Mexican, U.S. business leaders unite to rebuke 'disastrous' Trump border closure threats

MERIDA, Mexico (Reuters) - Mexican and U.S. business leaders on Friday pushed back against President Donald Trump’s threats to close the U.S.-Mexico border and urged him to drop steel tariffs that have hindered the ratification of a trade deal brokered last year.

At a meeting in the eastern Mexican city of Merida attended by government officials from both countries, business lobbies united to call on Trump to drop his threats to disrupt border trade after days of hold-ups on the frontier.

Describing the U.S.-Mexico relationship as a top priority, U.S. Chamber of Commerce head Tom Donohue told a news conference the United States should exempt Mexico and Canada from steel and aluminum tariffs imposed by Trump last June before its Congress approves the deal struck to replace the North American Free Trade Agreement.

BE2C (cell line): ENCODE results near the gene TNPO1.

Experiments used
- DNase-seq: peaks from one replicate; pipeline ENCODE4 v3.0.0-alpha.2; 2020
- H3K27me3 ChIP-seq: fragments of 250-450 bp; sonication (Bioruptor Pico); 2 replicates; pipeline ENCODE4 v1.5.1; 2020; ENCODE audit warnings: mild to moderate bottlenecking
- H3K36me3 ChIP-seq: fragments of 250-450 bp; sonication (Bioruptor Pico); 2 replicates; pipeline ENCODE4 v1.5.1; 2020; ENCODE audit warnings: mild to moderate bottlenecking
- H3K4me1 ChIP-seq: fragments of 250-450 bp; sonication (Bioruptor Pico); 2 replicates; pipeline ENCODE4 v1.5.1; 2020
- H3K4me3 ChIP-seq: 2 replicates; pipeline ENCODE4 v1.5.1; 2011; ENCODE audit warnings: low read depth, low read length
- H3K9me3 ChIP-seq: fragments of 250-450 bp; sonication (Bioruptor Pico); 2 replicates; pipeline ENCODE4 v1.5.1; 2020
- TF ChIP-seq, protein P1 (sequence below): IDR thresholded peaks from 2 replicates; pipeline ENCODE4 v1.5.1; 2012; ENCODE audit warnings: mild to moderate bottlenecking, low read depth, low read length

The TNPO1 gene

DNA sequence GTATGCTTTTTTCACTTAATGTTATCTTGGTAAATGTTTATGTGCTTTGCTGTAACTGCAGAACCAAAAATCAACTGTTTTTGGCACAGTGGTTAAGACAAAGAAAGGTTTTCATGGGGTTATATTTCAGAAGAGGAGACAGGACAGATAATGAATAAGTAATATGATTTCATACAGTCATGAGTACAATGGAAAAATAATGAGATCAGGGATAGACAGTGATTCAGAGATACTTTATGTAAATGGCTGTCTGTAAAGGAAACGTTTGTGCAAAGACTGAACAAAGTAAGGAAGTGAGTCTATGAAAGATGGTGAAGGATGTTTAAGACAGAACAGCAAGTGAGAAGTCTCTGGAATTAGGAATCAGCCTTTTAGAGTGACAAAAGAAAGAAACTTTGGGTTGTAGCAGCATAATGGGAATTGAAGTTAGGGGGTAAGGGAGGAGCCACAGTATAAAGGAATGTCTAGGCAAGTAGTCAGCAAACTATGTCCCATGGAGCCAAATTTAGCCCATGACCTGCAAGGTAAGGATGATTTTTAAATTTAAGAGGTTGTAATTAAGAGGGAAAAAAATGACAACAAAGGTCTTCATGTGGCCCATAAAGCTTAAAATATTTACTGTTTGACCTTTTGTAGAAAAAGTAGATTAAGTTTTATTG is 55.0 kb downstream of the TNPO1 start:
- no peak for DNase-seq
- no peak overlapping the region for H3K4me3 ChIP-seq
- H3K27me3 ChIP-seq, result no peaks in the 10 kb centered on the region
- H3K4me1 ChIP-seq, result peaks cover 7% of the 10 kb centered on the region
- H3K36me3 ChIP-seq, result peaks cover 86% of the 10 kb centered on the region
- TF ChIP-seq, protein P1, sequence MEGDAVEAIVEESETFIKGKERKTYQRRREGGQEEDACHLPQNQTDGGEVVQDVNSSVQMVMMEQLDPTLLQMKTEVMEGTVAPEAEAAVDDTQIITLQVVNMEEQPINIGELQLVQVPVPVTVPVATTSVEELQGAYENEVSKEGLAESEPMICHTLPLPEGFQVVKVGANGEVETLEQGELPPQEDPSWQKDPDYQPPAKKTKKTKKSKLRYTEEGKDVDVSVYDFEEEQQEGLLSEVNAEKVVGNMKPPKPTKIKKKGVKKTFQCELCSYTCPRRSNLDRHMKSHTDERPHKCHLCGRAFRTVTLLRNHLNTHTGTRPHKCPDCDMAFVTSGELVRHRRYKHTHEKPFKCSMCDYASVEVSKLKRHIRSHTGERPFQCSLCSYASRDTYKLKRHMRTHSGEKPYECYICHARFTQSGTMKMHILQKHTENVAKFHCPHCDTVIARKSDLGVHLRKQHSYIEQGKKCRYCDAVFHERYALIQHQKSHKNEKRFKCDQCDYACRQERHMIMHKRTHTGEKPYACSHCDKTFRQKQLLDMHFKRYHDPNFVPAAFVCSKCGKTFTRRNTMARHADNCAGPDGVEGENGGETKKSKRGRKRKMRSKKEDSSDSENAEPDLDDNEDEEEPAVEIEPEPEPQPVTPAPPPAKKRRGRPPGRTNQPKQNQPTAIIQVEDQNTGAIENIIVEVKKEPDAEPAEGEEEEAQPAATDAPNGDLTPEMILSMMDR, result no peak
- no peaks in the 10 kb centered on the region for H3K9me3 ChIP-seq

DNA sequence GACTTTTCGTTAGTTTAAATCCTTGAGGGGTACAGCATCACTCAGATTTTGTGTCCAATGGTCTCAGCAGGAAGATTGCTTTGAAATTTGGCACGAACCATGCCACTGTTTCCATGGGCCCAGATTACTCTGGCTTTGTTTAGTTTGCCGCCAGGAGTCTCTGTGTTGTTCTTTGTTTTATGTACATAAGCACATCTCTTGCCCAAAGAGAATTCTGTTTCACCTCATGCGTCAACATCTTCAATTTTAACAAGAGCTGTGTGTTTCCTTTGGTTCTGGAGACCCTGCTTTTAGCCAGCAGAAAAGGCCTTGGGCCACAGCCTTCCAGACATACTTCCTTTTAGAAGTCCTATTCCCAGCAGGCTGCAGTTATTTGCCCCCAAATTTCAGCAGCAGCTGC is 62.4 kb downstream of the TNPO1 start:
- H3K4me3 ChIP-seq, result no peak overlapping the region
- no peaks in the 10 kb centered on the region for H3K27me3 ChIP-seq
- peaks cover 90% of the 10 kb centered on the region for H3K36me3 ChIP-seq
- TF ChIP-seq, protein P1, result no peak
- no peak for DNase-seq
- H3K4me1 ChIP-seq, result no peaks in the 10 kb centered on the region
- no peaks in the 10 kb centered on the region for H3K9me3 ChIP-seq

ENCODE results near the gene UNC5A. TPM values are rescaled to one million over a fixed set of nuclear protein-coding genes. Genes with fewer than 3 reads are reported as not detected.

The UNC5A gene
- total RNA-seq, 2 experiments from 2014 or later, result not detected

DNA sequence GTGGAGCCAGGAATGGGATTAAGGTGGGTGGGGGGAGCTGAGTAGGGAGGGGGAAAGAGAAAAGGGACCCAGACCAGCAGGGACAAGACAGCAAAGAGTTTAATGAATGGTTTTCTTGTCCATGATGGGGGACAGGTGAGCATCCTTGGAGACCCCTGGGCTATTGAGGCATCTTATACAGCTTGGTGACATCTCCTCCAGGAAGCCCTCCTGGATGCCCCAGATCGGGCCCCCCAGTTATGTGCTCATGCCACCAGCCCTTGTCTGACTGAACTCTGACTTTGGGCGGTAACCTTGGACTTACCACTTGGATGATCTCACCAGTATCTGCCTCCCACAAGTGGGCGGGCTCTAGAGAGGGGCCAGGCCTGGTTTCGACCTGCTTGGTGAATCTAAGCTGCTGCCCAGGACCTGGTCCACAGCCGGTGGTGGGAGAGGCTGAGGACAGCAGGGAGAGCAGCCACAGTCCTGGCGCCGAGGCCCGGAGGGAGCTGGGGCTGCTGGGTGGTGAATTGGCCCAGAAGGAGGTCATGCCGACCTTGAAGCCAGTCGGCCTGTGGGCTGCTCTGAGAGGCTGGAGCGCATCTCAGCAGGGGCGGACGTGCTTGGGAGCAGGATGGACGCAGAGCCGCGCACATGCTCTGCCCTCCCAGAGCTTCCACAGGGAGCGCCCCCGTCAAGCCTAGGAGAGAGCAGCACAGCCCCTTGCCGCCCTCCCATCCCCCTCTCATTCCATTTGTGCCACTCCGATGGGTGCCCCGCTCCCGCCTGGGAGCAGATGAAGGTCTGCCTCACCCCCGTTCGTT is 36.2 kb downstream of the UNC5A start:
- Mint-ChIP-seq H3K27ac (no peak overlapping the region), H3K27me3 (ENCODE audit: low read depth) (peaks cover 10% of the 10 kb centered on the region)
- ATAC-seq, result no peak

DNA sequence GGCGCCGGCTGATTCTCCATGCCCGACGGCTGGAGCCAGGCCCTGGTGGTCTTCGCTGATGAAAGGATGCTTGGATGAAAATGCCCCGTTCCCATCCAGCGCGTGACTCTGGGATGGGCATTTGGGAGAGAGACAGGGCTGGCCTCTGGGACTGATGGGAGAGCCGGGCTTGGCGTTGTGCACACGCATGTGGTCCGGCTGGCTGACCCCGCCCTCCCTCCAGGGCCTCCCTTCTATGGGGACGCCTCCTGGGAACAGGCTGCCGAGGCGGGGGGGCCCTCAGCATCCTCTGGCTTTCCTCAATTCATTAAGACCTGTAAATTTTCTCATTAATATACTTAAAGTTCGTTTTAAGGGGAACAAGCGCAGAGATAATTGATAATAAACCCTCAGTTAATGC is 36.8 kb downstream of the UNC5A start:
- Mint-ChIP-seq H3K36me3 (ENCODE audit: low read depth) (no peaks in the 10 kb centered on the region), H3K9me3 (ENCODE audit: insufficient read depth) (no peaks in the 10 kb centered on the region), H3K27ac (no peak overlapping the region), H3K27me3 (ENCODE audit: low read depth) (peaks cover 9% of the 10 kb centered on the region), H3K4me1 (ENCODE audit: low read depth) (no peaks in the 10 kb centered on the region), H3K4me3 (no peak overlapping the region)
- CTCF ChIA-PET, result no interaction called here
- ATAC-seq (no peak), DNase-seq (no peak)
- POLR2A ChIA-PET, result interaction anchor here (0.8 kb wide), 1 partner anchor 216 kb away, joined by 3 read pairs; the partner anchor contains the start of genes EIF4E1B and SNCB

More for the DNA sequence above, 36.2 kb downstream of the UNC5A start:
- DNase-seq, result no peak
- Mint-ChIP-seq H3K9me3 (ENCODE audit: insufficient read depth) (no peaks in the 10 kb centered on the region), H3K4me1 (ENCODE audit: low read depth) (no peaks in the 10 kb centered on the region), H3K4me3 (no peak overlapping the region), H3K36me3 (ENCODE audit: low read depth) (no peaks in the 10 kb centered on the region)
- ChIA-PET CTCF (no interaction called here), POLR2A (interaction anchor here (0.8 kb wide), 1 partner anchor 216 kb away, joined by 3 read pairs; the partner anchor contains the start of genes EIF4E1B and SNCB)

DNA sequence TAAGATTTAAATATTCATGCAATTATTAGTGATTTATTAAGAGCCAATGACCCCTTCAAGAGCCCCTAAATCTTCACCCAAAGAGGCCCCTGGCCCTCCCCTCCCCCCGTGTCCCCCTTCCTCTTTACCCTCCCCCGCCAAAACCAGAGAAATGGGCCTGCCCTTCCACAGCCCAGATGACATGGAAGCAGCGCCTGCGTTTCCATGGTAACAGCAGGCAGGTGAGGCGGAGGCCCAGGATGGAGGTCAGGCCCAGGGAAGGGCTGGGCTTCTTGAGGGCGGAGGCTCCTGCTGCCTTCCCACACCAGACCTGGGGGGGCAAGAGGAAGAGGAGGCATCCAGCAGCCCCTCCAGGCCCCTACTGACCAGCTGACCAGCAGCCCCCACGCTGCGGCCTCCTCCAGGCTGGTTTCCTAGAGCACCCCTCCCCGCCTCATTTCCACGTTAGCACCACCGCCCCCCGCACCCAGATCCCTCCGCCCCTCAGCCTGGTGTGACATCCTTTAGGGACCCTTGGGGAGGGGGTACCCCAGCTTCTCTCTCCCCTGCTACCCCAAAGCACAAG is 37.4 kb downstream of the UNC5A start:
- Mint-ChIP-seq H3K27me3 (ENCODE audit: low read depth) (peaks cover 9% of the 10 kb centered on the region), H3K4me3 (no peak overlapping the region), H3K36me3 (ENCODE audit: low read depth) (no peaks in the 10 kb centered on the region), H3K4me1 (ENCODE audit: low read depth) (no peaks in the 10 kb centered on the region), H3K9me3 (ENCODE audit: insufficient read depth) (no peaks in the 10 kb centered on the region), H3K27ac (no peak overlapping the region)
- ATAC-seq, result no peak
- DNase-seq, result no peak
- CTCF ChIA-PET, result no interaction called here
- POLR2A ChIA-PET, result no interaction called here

“That is why we are the first out of the gate to warn against the disastrous consequences of closing the U.S.-Mexican border,” Donohue said, sitting next to Mexican President Andres Manuel Lopez Obrador, who warmly applauded his speech.

Mexico is the United States’ second biggest export market, and third biggest trading partner. U.S.-Mexico trade is worth about half a trillion dollars a year.

Mexico and Canada want Trump to drop the metals tariffs before their lawmakers approve the deal agreed in September known as the United States-Mexico-Canada Agreement (USMCA).

Tensions over the border are further hindering the process.

Following a surge in asylum seekers who mostly traveled through Mexico from Central American countries, Trump last month threatened to close the border if Mexico did not immediately halt illegal immigration. His government then redeployed border agents to police the frontier, sparking delays which have cost businesses on both sides millions of dollars.

After Donohue spoke, Carlos Salazar, president of Mexico’s powerful CCE business lobby, weighed in to say he hoped the U.S. government understood the need to keep the border open.

“And let’s not confuse migration problems with trade problems and industry problems,” Salazar said, seated on the other side of Lopez Obrador, who again applauded the speech.